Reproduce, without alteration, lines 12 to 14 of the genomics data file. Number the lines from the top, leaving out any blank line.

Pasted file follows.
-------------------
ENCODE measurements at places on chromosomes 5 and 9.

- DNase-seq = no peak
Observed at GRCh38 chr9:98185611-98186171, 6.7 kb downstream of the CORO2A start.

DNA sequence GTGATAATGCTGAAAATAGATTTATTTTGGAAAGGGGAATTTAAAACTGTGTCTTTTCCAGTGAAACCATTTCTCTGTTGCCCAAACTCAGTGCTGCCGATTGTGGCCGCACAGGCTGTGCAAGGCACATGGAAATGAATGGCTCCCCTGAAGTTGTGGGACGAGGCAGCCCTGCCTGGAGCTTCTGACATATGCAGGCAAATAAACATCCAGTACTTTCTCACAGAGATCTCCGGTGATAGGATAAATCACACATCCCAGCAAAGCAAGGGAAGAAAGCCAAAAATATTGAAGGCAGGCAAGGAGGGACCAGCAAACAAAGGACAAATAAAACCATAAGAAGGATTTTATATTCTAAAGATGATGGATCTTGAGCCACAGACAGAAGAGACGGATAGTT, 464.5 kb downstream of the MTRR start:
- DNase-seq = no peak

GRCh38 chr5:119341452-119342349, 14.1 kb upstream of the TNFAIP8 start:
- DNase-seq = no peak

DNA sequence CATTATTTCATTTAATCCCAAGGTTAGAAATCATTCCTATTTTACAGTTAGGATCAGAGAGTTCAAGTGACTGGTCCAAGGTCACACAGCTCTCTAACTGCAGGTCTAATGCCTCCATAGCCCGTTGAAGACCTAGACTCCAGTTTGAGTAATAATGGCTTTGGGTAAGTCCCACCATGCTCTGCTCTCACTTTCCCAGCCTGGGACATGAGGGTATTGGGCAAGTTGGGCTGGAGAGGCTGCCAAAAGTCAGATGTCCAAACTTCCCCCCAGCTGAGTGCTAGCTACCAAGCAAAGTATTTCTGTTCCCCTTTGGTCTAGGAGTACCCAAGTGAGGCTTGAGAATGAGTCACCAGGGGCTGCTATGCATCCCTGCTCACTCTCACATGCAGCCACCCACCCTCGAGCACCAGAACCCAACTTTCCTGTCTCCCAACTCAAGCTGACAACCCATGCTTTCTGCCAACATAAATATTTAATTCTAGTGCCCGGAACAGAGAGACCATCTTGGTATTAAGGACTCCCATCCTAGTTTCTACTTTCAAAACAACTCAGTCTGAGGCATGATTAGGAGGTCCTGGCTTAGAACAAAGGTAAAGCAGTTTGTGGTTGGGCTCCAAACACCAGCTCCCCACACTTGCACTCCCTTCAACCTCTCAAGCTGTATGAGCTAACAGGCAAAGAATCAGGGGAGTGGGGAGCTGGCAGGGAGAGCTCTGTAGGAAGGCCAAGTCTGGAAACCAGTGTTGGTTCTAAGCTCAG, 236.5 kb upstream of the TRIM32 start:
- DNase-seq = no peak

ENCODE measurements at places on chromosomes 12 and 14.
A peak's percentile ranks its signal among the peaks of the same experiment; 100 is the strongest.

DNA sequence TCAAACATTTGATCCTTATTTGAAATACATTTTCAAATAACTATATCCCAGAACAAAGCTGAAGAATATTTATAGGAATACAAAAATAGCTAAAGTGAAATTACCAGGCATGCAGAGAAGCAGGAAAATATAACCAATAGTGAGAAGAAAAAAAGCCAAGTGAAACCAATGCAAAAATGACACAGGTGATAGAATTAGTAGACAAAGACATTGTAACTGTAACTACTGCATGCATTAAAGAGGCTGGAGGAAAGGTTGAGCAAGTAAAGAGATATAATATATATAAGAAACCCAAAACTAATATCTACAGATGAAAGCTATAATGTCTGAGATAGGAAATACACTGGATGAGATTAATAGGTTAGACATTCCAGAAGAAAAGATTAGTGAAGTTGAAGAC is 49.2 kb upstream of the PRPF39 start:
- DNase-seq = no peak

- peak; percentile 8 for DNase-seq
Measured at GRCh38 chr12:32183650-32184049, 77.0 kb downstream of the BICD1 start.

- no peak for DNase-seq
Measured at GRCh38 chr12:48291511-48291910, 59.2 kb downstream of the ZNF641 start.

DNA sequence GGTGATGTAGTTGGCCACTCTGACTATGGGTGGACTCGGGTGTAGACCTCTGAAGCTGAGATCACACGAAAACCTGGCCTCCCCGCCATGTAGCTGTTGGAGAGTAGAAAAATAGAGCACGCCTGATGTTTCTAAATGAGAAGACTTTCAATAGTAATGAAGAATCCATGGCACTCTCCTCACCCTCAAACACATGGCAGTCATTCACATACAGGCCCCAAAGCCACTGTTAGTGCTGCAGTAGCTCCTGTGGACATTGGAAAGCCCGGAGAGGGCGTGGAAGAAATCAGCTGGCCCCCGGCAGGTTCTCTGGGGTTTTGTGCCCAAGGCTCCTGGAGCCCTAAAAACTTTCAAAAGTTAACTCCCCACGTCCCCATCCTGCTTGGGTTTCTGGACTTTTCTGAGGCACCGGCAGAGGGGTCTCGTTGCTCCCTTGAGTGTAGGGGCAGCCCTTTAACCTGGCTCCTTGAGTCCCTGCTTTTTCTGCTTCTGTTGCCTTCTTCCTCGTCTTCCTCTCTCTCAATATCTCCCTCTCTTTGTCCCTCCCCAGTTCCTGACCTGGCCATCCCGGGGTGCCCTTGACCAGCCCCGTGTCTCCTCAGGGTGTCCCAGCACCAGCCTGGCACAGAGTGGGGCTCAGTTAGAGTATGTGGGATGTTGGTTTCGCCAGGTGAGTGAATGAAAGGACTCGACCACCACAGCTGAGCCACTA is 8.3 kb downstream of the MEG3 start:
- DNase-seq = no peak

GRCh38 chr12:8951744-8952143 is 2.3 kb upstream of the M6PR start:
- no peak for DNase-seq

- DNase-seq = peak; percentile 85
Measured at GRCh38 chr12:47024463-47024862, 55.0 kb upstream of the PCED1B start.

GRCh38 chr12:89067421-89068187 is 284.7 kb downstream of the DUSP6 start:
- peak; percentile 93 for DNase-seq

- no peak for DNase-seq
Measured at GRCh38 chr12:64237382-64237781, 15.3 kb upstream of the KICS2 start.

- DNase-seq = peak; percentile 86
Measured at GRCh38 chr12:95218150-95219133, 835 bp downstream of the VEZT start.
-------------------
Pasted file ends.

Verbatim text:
DNA sequence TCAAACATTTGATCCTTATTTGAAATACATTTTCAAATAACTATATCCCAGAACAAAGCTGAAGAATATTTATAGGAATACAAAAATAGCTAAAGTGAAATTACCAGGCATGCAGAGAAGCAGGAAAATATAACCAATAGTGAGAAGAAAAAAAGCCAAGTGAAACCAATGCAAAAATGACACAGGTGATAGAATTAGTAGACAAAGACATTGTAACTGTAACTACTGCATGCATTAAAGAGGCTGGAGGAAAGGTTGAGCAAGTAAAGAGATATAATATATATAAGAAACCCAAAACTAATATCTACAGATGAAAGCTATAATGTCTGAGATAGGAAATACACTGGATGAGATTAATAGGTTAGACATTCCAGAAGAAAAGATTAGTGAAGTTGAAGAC is 49.2 kb upstream of the PRPF39 start:
- DNase-seq = no peak

- peak; percentile 8 for DNase-seq